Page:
Hardware cryptocurrency wallets are known for giving users complete control of their crypto and provide greater security, but such wallets are prone to risks such as theft, damage or loss.
What does all your Bitcoin mean (BTC) lost forever if the hardware wallet is lost, burned or stolen? Not at all.
There are several options for restoring cryptocurrency for people who have lost access to their hardware wallets. The only requirement to recover a crypto asset, in this case, is to maintain access to the private key.
A private key is a cryptographic string of letters and numbers that allows users to access crypto assets as well as to complete transactions and receive crypto.
Most crypto wallets typically provide the private key in the mnemonic form of a recovery phrase, which contains a human -readable backup so that the user can recover the private key. Mnemonic forms are usually enabled via BIP39, the most commonly used standard for generating seed phrases for crypto wallets.
Also referred to as a seed phrase, the BIP39 recovery phrase is based on a password consisting of 12 or 24 random words used to recover a cryptocurrency wallet. Crypto wallet platforms typically generate a seed phrase at the beginning of creating a wallet, instructing the user to write it on paper.
Not your keys, not your coins
According to executives at major hardware crypto wallet companies Ledger and Trezor, the safety of recovery phrases is more important than keeping hardware wallets safe.
Keeping private keys secure is a guiding principle for the crypto community, which is in the sentence: “Not your keys, not your coins.” The principle means that users cannot control coins if they do not have a private key.
Ledger and Trezor wallets allow users to regain access to the wallet via a seed phrase by using another hardware wallet.
“Users can recover their wallets and funds in other new Ledger wallets. Alternatively, they can also recover them in Trezor, SafePal or other hardware wallet devices,” Ledger chief technology officer Charles Guillemet told Cointelegraph.
Users can also turn on the software wallet to access funds if the hardware wallet is lost, stolen or damaged. “If you lose your Trezor, but you still have the recovery seed, you can recover the funds through many hardware wallets and software wallets on the market,” said Trezor chief information security officer Jan Andraščík.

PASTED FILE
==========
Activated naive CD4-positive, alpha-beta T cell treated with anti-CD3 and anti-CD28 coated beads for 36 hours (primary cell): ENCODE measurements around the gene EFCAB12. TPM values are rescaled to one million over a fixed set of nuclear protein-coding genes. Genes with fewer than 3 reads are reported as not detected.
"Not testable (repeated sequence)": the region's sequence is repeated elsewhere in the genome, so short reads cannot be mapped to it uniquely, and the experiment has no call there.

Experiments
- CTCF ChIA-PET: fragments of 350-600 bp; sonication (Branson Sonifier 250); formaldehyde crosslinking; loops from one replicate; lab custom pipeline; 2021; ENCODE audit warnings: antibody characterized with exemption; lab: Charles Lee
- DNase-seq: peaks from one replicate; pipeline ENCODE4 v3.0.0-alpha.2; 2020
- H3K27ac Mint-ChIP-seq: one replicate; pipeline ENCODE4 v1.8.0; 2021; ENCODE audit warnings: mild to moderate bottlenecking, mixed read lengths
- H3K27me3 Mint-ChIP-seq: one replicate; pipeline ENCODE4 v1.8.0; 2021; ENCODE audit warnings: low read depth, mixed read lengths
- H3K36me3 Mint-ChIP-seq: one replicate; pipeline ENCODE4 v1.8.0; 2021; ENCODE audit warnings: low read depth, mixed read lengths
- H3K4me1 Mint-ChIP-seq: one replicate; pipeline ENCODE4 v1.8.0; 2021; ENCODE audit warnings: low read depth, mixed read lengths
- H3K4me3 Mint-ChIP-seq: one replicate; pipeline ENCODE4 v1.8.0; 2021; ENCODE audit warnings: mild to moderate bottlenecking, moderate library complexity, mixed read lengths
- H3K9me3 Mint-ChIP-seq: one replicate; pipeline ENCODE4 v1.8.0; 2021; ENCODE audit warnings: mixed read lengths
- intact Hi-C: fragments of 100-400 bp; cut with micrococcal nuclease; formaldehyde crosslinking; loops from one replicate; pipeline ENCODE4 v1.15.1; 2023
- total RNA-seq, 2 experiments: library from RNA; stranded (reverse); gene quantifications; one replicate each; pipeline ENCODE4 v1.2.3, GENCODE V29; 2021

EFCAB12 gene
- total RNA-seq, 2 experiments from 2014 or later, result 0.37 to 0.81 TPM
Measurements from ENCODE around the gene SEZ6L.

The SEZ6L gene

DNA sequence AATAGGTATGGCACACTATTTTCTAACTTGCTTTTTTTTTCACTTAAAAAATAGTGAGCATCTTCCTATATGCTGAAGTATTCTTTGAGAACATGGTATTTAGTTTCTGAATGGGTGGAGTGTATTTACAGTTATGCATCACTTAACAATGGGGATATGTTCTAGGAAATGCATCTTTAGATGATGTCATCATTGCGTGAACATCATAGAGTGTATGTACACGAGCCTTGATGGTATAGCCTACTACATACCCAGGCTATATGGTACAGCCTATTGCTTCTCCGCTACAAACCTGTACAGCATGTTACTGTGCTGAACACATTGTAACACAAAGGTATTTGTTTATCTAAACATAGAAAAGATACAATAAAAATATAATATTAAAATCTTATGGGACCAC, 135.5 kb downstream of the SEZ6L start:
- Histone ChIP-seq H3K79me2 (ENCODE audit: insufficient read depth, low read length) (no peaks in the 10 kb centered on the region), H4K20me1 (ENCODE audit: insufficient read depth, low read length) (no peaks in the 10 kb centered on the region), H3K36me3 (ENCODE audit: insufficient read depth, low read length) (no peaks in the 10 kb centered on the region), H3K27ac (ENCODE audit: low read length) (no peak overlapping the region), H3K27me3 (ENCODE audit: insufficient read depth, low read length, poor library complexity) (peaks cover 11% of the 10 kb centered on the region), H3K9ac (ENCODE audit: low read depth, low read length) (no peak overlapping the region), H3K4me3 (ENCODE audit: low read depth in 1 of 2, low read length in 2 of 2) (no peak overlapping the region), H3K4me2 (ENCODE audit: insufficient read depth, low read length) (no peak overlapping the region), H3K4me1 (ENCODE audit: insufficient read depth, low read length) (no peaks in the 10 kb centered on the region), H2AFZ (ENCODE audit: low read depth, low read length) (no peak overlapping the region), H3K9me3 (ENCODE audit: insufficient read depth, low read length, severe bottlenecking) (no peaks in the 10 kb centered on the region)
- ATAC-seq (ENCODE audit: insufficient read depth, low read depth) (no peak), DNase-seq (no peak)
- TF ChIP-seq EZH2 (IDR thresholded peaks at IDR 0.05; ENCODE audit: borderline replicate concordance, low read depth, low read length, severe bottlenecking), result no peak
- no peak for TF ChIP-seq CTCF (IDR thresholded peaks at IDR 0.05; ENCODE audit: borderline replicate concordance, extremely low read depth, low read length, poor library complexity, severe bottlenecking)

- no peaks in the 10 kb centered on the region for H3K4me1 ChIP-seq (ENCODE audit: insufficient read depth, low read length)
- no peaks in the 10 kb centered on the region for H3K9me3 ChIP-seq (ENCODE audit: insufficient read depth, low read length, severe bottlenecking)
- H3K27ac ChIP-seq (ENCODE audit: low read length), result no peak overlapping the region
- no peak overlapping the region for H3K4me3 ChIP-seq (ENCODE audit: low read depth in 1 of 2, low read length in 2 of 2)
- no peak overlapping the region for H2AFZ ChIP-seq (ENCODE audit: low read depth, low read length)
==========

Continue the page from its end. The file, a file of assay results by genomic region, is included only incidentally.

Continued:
According to Ledger and Trezor executives, the list of compatible software wallets includes platforms such as Electrum, Exodus, MetaMask, Samourai, Wasabi, Spot and more.
Threats to backup words
Because the security of recovery phrases is a top priority for maintaining access to crypto wallets, it may be that some are thinking about the best way to protect these seed phrases.
“Preserving seeds is one of the most important topics in Bitcoin security,” Andraščík told Cointelegraph. He points to three main threats when it comes to BIP39 passwords: those caused by the users themselves, natural or man -made disasters, or theft.
Loss of the recovery phase is very common: wallet users may accidentally throw it away or simply don’t realize its importance when first creating a wallet.
Users can also choose the wrong place to store recovery phrases, with a common mistake being to simply drop the phrase online. Crypto wallet users never digitize seed phrases to avoid unpleasant occurrences such as hacking, Guillemet Ledger said, adding:
“It’s most important for users to secure their recovery phrases. They should be stored in a safe place and not digitized – in other words, don’t put your words in emails or text files and don’t take photos.
So, generally crypto wallets recommend users to just write the seed phrase on paper and keep it in a safe place.
Tips to protect your recovery phrase
In order to ensure reliable protection for word recovery, one can go beyond just writing it on paper.
Ledger and Trezor executives provided a number of recommendations for crypto wallet users to boost seed phrase protection, including using fire storage capsules or steel plates to engrave recovery phrases.
Other sophisticated ways to protect seed phrases also include spreading the backups between multiple groups of people and locations such as families, safe boxes in banks, or secret places in the garden. One such method is known as Shamir Backup, allows users to distribute private keys so several parts that, together, are necessary to recover the wallet.
While hardware wallet providers do their best to help users recover assets if they lose their wallets, there is still nothing that can be done about losing a recovery phrase.
This is because private keys are designed to be held only by noncustodial wallet users, Trezor’s Andraščík said. He noted that the principle of noncustody and its security implications are absolutely against the idea of having a “backup”, adding:
“If someone has the opportunity to recover your Bitcoin, it means they have access to your Bitcoin, and you have to trust that those actors will treat you well. We eliminate the need to trust you, and more importantly, we encourage verification.”
“Ledger is also used to improve the overall user experience, removing pain points without compromising security. That said, custody itself remains the DNA blockchain and the DNA of Ledger. Users certainly remain in control,” Guillemet said.